Tuesday, July 24, 2012

Flight From Berlin

Author: David John
Goodreads Rating: 4.02
My Rating: 3.5 Stars
Pages: 384
Reviewed by: Nicole

I go this book as part of TLC Tours. I felt that it as a very fitting read since one of my girlfriends just ventured to Germany and the Olympics are right around the corner. What better way to celebrate than by reading a book about a pretty controversial Olympic Games. 

Goodreads Synopses:

A cynical English reporter and a beautiful, headstrong, American Olympic hopeful are caught in a lethal game of international espionage during the 1936 Berlin Olympics in Flight from Berlin, a riveting debut thriller from breakout novelist David John. Combining the suspense and atmosphere of Alan Furst’s spy novels with the exciting narrative drive of Daniel Silva’s Gabriel Allon adventures, John delivers an unforgettable masterwork of thrilling suspense set against the backdrop of one of the most monumental summers in history—a contest of champions, including the remarkable Jessie Owen, that captivated the world as the specter of Nazi Germany continued its rise to threaten the globe.
I did like this book, I liked the amount of detail that went into researching the '36 Games and what it was like to be in Germany during this time. When a HF author includes details like that, I always appreciate it more than when they try and make shit up. Although the characters in this book are all fictitious, they were based on real people, who were Olympians.

The book wasn't hard to get into and all in all was a very simple read. I liked that Eleanor was so independent during a time when women were still trying to come out of their traditional roles. Although as much as I liked that quality in her, she still irritated me as a character. All of her actions in the book were stupid, irresponsible, and downright obnoxious. She is given a chance of a lifetime and all because she has been in the Olympics once before, she throws this second chance away. I felt like at 20 something (I can't remember her age) she should have been more mature, more adult about her actions.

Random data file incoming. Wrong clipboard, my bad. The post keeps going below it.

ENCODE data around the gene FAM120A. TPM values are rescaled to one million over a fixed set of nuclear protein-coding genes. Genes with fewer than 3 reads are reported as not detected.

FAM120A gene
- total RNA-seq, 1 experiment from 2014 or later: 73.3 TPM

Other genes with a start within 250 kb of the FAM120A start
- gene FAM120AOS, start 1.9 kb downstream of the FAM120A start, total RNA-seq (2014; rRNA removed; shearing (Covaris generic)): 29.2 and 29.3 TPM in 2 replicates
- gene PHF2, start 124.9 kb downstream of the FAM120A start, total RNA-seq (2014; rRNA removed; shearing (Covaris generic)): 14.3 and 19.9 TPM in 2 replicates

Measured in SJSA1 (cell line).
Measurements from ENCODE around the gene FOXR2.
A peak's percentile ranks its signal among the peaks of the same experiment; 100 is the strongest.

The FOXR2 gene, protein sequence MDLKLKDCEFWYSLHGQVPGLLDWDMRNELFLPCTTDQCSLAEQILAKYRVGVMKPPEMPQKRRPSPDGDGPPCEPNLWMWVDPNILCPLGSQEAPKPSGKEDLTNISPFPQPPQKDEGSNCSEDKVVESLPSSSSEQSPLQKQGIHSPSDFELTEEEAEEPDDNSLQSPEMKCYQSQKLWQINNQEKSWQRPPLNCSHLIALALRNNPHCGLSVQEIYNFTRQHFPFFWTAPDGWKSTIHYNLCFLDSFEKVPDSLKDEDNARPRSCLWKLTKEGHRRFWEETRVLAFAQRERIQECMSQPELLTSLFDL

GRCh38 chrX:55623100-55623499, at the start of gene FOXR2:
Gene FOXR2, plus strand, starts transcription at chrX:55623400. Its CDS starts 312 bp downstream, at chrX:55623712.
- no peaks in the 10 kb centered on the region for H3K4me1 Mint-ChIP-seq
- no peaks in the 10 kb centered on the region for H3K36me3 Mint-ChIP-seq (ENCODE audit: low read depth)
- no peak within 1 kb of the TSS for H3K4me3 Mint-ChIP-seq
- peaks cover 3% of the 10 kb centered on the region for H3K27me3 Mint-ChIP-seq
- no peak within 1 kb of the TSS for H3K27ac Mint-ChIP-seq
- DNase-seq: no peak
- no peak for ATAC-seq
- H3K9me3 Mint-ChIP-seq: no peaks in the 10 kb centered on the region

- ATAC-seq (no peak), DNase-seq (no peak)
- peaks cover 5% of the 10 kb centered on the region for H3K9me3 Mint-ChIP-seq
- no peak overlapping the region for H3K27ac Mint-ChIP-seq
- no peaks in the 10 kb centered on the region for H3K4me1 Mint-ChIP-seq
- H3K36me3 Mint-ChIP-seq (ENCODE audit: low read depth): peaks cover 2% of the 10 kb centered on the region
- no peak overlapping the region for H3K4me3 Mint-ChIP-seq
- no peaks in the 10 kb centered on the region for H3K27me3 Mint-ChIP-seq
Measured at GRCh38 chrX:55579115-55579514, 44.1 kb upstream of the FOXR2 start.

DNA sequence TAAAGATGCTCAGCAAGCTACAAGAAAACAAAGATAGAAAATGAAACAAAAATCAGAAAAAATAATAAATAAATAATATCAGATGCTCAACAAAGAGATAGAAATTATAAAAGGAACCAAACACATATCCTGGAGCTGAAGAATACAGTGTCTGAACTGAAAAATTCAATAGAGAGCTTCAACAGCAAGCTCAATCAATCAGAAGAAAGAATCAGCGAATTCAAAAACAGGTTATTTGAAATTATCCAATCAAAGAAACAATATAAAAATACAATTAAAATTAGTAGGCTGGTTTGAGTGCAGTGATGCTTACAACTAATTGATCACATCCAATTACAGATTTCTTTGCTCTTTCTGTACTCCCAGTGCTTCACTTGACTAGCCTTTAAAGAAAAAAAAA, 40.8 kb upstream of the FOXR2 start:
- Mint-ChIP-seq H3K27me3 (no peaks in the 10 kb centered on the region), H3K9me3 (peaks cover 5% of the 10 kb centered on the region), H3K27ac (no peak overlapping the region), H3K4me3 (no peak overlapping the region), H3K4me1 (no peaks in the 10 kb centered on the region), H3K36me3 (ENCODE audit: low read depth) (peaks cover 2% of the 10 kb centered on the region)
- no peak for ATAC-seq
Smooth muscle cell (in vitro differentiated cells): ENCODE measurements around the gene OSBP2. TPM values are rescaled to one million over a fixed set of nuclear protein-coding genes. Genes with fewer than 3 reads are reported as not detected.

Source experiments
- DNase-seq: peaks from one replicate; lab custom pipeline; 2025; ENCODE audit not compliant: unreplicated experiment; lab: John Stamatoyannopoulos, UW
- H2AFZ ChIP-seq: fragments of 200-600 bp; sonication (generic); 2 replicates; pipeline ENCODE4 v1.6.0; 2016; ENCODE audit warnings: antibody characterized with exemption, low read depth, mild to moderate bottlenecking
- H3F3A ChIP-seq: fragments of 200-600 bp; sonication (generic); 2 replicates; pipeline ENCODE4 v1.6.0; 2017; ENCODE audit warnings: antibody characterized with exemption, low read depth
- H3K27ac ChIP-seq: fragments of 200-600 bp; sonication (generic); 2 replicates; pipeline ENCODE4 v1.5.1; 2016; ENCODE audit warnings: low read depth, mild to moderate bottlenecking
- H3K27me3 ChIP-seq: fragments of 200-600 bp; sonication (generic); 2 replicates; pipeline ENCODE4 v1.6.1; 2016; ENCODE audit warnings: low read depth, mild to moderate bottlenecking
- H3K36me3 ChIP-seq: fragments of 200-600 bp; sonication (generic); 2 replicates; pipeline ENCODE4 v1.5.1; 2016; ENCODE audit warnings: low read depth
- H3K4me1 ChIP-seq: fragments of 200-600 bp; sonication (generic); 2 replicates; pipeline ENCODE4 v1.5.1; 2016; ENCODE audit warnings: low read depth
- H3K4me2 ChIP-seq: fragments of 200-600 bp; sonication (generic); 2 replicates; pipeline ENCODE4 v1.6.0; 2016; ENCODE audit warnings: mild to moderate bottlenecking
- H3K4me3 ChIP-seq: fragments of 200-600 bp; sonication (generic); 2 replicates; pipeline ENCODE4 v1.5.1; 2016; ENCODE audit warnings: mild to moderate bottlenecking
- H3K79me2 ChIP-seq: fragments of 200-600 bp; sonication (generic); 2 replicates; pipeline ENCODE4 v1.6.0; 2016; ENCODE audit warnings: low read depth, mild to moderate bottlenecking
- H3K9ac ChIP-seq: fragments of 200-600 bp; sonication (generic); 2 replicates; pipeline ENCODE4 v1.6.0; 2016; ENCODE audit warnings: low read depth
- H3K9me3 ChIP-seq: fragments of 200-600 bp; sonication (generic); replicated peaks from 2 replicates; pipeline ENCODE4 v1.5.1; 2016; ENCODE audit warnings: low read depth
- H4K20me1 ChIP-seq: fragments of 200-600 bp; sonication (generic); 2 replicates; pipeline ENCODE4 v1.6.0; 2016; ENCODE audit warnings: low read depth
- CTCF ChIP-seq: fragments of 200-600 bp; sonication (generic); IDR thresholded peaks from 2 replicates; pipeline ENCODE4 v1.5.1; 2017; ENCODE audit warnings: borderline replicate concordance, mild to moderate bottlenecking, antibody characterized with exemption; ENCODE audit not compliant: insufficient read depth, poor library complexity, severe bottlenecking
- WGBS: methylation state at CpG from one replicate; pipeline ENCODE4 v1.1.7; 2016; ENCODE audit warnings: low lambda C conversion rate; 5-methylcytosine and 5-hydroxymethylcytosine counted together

As much as I felt distaste for Eleanor, I felt very little toward the hero of the story, Richard Denham. I respected his character for wanting to go after the truth and for wanting to stop the Nazi's, but I felt like he was so clueless through the book. Perhaps I'm just remember those points, because I know there were moments when he did know what was going on and he did get the wheels turning, but there was something that turned me off to them.

I can appreciate this book as a historian, there were things in there that I wouldn't have expected such as detail about the Hindenburg, and a mention of The Night of The Long Knives, mere footnotes in history when you look at the broad spectrum of WWII. I loved how intricate the plot was, almost like trying to put together a Rubix cube-each piece fit, but you had to realize that all parts were moving and making everything else happen.

If you're a fan of WWII and sports, this is a good book, although there is more of a focus on the Reich than there is on sports. It had its funny moments, particularly delivered by Eleanor, and it had its sad and touching moments; everything that a book needs. This is another book that I think my father would enjoy because it is at its core, a spy book, and who doesn't like a spy book.

If you're looking for a fairly accurate description of Germany as the Nazi's took a stronghold over the country, then this is a great book to check out without the boring details that HF has.

1 comment:

  1. "who doesn't like a spy book" - exactly!

    Thanks for being on the tour!



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